cost was Rs. 45,000, the incidence per head being 1 anna 2 pies. The system of State kitchens was started in May, and in all 59 were opened. The average daily number relieved was 18,219 or 3.8 per cent. of the total population, the maximum figure of 30,572 being reached in July 1900. The cost was nearly Rs. 21/3 lakhs, and the incidence of cost per head was one anna. This form of relief was much abused. principally by children who flocked to the kitchens in shoals, and it was acknowledged afterwards that the restrictions on admission were not sufficient. For both forms of gratuitous relief—doles and kitchens—the highest numbers were recorded in June and July 1900, when the percentage of those relieved to the total population was about 7.
297. Loans to the amount of Rs. 36,500 were ad
vanced under the Land Improvement Loans Act, and of Rs. 41,727
under the Agriculturists' Loans Act. Under the former Act the greater portion of the advances were made for the repair and construction of wells, under the latter for the purchase of cattle. In connection with the recovery of land revenue strict orders were issued to the Tahsildars that no harshness or unnecessary pressure should be used, but owing to the method followed of making individual enquiries the relief given was neither
speedy nor adequate. By 1903-04 the amount remitted
on account of the famine was about Rs. 1½ lakhs or nearly
12 per cent. of the total land-revenue demand of 1899-1900.
298. Private charity was at work in the Malkapur
taluk as early as September 1899.
In that month a juari committee was formed at Malkapur and a cheap grain shop opened similar committees were formed and shops opened at Nandura and Badner Bhulji during September and October. In the smaller villages also efforts were made to provide extra labour for the poorer classes, and subscriptions in juari were given for this purpose. These arrangements were not maintained after the opening of Government relief works. The Pentecostal and Faith Missions also did good work in providing employment for distressed labourers, supporting orphans, and distributing clothes and American corn and also medicines to the sick. In April 1900 meetings were held to collect subscriptions in connection with the. Indian Famine Charitable Relief Fund, a District committee and three taluk committees being formed to manage and administer the Fund. A grant of Rs. 1,43,000 was received from the Central Committee, and Rs. 18,231 were raised locally. Of this sum Rs. 24,000 were spent in providing the inmates of the poor-houses and kitchens, and others shown to be in need with clothes.; small sums were also devoted to the relief of orphans, the respectable poor and the weavers of Deulgaon Raja; but the bulk of the fund amounting to over a lakh of rupees was utilized in providing the poorer cultivators with seed-grain and bullocks. This latter form of relief was of inestimable value, over 16,000 cultivators being relieved, and it is estimated that 219,193 acres of land were cultivated, which but for this assistance would have remained waste.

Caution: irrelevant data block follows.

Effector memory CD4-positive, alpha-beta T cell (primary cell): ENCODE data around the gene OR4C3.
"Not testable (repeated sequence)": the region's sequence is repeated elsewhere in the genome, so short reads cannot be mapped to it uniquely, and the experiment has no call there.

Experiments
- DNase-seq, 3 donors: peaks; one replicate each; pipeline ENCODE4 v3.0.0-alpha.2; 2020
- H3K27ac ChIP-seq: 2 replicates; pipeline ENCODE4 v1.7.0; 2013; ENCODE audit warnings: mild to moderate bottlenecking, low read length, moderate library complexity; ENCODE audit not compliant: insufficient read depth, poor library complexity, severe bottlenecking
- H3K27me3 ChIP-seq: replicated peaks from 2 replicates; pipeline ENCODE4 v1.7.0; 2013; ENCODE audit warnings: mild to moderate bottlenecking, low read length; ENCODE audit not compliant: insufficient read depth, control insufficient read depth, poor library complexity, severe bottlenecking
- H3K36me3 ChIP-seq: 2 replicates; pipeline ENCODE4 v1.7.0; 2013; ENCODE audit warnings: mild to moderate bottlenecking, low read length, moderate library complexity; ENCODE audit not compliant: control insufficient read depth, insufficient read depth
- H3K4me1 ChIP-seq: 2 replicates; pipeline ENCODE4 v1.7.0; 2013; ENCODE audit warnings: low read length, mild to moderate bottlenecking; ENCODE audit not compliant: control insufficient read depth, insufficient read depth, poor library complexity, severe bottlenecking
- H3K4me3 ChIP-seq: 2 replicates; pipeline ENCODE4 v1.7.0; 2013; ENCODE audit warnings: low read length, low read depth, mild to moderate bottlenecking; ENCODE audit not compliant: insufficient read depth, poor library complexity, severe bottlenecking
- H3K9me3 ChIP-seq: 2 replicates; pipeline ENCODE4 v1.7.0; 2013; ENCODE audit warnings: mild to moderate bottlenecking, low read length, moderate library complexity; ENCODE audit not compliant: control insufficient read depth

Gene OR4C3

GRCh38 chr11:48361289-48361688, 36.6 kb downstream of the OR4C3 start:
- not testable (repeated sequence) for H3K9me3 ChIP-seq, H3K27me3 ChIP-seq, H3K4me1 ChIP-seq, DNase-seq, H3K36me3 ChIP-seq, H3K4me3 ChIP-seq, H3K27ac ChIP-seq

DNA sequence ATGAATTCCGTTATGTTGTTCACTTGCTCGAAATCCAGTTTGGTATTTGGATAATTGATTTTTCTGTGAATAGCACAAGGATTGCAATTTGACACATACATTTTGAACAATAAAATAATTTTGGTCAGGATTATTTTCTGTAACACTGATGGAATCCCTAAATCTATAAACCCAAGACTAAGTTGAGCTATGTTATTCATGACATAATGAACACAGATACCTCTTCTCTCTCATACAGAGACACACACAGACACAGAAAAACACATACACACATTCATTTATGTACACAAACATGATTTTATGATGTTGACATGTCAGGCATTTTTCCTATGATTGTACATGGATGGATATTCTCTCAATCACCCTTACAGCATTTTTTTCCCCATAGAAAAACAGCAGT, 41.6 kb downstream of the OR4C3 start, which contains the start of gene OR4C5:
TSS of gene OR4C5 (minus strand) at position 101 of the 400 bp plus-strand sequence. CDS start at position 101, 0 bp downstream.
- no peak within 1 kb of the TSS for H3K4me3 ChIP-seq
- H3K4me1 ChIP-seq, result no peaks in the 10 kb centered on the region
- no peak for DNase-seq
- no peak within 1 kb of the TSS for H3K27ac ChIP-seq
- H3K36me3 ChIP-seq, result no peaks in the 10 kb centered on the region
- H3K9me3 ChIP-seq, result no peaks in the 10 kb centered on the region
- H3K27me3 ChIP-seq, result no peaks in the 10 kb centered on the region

299. There was practically no fodder available
except in the Mehkar taluk, where
the juari had grown to a sufficient height to provide karbi, and in the hilly parts of that taluk there was a certain amount of grass. The prickly pear was used as fodder in one circle of the Chikhli taluk, and a certain amount of grass was imported from the Melghat and the Central Provinces, but the rates were too prohibitive for the poorer cultivators. Many cattle were kept alive on the leaves and young shoots of the babul, pipal, turn and other trees, and trees of all kinds were stripped bare for this purpose. From the Malkapur taluk many head of cattle were sent to graze in the Satpura Hills in the Central Provinces, but it is estimated that only one-fourth of the number sent returned alive. No measures were taken for importing grass, but various forest concessions were given. Cattle covered by C class passes were permitted to graze in A class forest land; handstripping of the anjan leaves from A and C forests was permitted at the nominal rate of 2 annas a month; and from the 1st May for a period of six weeks the removal of grass in headloads free of all dues was allowed. The total value of these concessions is estimated to have been Rs. 14,000. Under the circumstances of the year a heavy mortality among the cattle was inevitable. At a low estimate 28 per cent. of the total number are said to have perished.